fibrosis (16,24). One of the most feared, as well as most common, pulmonary complications of Adamantiades-Behget's is the development of pulmonary artery aneurysms, which are due to vasculitis of the vaso vasorum of the pulmonary vasculature (24,25). Clinically, patients with aneurysms may present with mild hemoptysis, although massive fatal hemoptysis has been reported as a presenting symptom (16). As might be expected, rupture of these aneurysms is associated with significant mortality. In patients with Adamantiades-Behget's who present with hemoptysis, a search for an underlying aneurysm should be performed. Computed tomography (CT), angiography, magnetic resonance imaging, and ventilation-perfusion scanning have been used to identify lesions which, if seen early and treated with immunosuppression, may regress, leading to improved outcomes (26). Pulmonary complications of Adamantiades-Behget's usually occur in the setting of the complete syndrome, but can be seen without obvious systemic involvement, and it is suggested that the Hughes-Stovin syndrome of isolated pulmonary artery aneurysms may be a forme fruste of Adamantiades-Behget's (27).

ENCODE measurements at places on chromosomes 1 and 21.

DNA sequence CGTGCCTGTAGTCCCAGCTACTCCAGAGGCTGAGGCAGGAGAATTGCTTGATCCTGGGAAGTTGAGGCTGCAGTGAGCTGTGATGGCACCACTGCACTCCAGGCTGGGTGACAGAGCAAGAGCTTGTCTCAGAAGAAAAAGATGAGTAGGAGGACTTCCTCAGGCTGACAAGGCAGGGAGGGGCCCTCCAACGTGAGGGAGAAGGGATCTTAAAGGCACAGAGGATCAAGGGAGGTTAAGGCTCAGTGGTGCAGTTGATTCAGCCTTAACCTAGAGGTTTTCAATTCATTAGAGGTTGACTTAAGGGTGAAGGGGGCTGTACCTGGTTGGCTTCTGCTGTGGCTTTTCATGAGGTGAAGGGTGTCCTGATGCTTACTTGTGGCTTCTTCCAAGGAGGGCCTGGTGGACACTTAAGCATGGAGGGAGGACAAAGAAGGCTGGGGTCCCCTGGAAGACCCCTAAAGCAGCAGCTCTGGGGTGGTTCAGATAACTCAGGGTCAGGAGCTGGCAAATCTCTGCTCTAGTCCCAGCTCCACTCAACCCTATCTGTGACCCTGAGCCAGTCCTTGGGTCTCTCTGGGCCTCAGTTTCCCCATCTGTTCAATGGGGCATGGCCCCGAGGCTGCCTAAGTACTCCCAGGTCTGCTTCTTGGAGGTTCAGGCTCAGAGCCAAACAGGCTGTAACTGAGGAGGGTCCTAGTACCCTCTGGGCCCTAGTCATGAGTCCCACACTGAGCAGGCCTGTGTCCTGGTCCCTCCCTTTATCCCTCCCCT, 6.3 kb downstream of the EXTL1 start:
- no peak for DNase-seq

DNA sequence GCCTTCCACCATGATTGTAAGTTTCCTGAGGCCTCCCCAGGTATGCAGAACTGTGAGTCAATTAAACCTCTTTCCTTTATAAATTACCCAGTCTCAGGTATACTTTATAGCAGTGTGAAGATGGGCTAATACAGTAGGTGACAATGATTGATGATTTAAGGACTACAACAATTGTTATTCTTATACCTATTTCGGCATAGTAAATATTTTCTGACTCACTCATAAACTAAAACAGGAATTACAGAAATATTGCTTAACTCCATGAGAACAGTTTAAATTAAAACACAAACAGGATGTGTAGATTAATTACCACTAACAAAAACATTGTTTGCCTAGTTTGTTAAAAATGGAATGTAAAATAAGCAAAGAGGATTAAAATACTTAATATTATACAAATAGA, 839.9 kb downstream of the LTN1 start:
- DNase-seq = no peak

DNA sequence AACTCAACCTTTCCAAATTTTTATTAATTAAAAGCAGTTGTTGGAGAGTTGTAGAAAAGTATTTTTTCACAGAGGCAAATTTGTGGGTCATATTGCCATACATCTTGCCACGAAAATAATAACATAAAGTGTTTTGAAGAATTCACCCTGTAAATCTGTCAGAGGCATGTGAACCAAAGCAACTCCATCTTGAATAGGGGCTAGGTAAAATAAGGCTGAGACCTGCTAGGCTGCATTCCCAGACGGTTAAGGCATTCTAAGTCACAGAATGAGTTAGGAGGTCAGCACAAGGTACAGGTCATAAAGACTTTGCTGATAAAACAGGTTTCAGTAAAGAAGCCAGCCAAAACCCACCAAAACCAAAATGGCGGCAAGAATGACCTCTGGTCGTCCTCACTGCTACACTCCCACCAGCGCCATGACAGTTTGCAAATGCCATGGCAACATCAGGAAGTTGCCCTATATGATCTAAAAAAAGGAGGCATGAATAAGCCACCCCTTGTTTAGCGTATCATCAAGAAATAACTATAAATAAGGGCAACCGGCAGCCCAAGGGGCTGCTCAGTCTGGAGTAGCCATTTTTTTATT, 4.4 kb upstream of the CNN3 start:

Other. Renal manifestations of Adamantiades-Behget's are rare and are thought to be due to immune complex deposition (28). Cardiac involvement can include conduction abnormalities, endomyocardial fibrosis, vasculitic infarction or myocarditis, pericarditis, or cardiac or aortic aneurysm formation, with histopathology similar to the lesions seen in pulmonary arterial aneurysms. Epididymitis and orchitis may occur in conjunction with genital ulcerations. Nailfold capillary abnormalities are present in a subset of patients with Adamantiades-Behget's (29). Secondary amyloid deposition can occur with uncontrolled disease.
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